In spite of the backlash last year in which some brands either suspended or stopped advertising on Facebook, the social media platform still enjoyed an increase in advertisers. For the third quarter of 2020, 10 million active brands were advertising on Facebook, up from seven million in the first quarter of 2019, according to data from Statista.
Even more telling was a July 2020 survey by Morning Consult reporting that only 33 percent of those polled had a favorable view of the brands that participated in the boycott. 20 percent had no opinion while 41 percent said a firm’s decision to boycott would have no bearing on their feelings for the brand.
In response to growing criticism—especially during a hotly-contested presidential election— Facebook banned the publication of misinformation, posts advocating violence and even took steps to improve consumer data privacy. Whether those actions had any bearing on or were a reaction to Morning Consult’s findings is unknown.
The fact is that Facebook remains one of the most popular platforms today with more than 233 million users in the U.S. alone, which marketers can’t afford to ignore. Unlike other platforms, Facebook appeals to all demographics. What other platform can attract 62 percent of seniors while appealing to 76 percent of Generation Z? Data from SocialPilot also disclosed that an even larger demographic on Facebook is Gen Y (1980s to early 1990s).
An additional appeal to marketers is Facebook’s low budget approach in gathering leads through its lead ads. These are forms which brands ask consumers to complete in exchange for product trials, subscriptions, free ebooks, contest registrations, etc.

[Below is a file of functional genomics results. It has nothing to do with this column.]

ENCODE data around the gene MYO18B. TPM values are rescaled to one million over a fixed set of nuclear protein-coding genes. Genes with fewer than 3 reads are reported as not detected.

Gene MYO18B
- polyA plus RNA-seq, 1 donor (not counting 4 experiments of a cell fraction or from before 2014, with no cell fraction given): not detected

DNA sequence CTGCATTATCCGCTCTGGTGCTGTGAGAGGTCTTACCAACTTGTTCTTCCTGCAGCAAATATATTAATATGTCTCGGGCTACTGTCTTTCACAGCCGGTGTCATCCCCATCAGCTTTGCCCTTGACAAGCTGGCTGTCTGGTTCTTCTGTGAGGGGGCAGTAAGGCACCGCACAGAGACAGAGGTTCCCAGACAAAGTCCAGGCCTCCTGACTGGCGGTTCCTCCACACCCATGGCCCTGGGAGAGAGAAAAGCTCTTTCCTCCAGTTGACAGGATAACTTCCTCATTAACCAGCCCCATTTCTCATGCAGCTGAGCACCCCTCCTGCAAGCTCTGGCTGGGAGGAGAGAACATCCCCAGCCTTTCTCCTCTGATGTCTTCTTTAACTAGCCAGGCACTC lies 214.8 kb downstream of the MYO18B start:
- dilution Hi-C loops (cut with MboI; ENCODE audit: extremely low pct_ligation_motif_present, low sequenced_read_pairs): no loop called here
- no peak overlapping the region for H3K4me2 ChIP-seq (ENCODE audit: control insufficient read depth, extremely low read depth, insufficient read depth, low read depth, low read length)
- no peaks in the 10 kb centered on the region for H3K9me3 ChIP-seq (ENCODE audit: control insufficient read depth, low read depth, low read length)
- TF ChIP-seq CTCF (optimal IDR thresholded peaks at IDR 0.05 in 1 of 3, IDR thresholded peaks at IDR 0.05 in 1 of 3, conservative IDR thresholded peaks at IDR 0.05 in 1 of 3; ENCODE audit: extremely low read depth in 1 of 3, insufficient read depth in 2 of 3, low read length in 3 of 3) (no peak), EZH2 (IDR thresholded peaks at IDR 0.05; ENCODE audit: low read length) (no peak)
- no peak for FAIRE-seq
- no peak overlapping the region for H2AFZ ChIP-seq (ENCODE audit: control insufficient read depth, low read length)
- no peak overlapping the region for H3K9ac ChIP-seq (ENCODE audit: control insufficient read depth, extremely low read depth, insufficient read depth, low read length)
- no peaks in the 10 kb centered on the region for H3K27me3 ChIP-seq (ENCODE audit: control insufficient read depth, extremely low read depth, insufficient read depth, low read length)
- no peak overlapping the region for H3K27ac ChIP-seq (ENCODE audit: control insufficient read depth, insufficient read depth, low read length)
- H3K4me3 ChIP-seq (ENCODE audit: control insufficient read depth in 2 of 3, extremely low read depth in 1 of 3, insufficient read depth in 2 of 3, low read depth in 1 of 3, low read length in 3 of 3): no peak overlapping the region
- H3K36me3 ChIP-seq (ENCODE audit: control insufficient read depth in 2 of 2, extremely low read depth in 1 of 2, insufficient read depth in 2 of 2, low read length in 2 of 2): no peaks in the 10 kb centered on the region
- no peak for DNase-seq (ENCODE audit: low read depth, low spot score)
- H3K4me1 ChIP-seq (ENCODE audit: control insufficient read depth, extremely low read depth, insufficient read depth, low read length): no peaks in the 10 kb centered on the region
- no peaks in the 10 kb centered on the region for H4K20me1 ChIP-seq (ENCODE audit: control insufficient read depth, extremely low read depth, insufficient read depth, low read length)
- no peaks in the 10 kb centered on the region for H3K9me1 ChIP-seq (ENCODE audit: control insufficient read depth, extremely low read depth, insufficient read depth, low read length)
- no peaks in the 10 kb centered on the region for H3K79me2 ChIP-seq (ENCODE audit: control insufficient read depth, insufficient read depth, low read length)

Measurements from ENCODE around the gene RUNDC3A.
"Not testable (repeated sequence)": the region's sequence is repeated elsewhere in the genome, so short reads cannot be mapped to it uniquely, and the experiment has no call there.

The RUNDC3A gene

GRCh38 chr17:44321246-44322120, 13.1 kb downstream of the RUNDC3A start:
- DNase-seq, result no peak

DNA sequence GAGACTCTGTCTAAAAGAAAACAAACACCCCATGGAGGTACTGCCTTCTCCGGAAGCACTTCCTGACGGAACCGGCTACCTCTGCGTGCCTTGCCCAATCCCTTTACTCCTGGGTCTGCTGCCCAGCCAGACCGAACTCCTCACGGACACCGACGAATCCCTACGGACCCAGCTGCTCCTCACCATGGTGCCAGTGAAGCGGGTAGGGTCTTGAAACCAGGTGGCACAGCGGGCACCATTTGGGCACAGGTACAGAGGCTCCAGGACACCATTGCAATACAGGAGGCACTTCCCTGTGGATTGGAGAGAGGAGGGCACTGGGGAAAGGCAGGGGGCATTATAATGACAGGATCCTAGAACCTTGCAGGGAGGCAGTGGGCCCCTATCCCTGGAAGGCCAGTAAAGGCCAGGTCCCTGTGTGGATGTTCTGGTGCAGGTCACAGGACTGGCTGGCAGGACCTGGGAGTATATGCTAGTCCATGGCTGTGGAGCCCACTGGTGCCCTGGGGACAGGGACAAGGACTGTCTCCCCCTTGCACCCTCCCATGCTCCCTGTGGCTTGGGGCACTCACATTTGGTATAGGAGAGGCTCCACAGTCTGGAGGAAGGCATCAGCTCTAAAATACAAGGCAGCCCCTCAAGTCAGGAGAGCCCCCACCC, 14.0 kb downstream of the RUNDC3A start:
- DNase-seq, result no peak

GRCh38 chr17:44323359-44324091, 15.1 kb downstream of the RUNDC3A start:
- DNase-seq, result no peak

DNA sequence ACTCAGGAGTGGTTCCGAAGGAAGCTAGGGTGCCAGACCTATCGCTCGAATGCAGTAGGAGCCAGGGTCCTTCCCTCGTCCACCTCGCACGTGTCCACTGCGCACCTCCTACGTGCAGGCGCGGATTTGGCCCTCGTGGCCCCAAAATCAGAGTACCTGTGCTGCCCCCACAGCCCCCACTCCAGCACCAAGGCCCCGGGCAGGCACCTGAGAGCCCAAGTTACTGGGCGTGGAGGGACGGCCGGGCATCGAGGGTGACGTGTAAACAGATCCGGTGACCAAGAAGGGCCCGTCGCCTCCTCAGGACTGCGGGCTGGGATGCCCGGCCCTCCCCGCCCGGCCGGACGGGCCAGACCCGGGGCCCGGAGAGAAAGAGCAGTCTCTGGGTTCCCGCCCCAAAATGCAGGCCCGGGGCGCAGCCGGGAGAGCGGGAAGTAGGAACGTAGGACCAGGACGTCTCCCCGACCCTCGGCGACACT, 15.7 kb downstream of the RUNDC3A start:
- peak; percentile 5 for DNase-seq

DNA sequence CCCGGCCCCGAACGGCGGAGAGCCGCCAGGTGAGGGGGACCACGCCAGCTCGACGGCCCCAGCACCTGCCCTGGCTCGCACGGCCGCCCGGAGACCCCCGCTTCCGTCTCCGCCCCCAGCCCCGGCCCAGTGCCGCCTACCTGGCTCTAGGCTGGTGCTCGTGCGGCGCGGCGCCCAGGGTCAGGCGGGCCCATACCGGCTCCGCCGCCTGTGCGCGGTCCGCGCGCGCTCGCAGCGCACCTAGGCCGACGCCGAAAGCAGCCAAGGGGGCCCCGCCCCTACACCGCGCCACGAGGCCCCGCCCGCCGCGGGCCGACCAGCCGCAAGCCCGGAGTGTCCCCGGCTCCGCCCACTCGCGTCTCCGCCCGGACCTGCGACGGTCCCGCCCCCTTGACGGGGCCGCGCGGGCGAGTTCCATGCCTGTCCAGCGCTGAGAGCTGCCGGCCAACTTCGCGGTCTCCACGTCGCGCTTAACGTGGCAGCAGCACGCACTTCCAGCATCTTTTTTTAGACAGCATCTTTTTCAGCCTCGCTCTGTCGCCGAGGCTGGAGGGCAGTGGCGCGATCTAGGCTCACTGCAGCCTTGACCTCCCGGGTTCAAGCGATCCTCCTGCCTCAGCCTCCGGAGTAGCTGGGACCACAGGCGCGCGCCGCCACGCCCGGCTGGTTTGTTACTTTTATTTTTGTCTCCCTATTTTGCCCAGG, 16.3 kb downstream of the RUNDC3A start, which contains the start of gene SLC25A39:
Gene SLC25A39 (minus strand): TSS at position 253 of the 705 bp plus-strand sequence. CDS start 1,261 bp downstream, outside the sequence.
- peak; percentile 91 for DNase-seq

A WordStream study to determine a Facebook benchmark across 17 major industries found the average conversion rate across all industries to be about nine percent. Healthcare was the highest with more than 14 percent conversion, followed by education, employment/job training and real estate. The bottom three were retail (3.26 percent), travel and hospitality (12.8 percent) and technology (2.31 percent).
Another benefit is custom audience targeting. There are tools available that allow marketers to target consumers based on their relationship with a brand. Variables such as being a past customer, app downloads, previous engagement with the brand and website visits are some of the factors that can be targeted and tailored.
But demographics alone don’t apply to each generation or individual shopper. Knowing more about customers like their interests, beliefs, inspiration, behavior and other particular psychological attributes can help marketers personalize and strengthen their communications with customers more and enhance chances of even greater success.
Facebook may be the only platform that allows marketers to move consumers through every stage of their funnel, from awareness to consideration and finally, conversion or sale. By employing different ads based, in part, by the psychographic targeting, brands can deliver ads that resonate through each stage of the buyer’s journey.
On the back end, two of Facebook’s tools deliver valuable data to marketers. The analytics section gives marketers a deeper insight into content performance, referral traffic, audience insights, and profile engagement. While the Ads Manager helps determine ad performance and ROI through metrics like CTR (click through rate), CPA (cost per action) and CPC (cost per click).
Finally, in terms of customer communication, brands always have the opportunity to nurture their connection with customers and groups in the comment section for their thoughts, experience and feedback.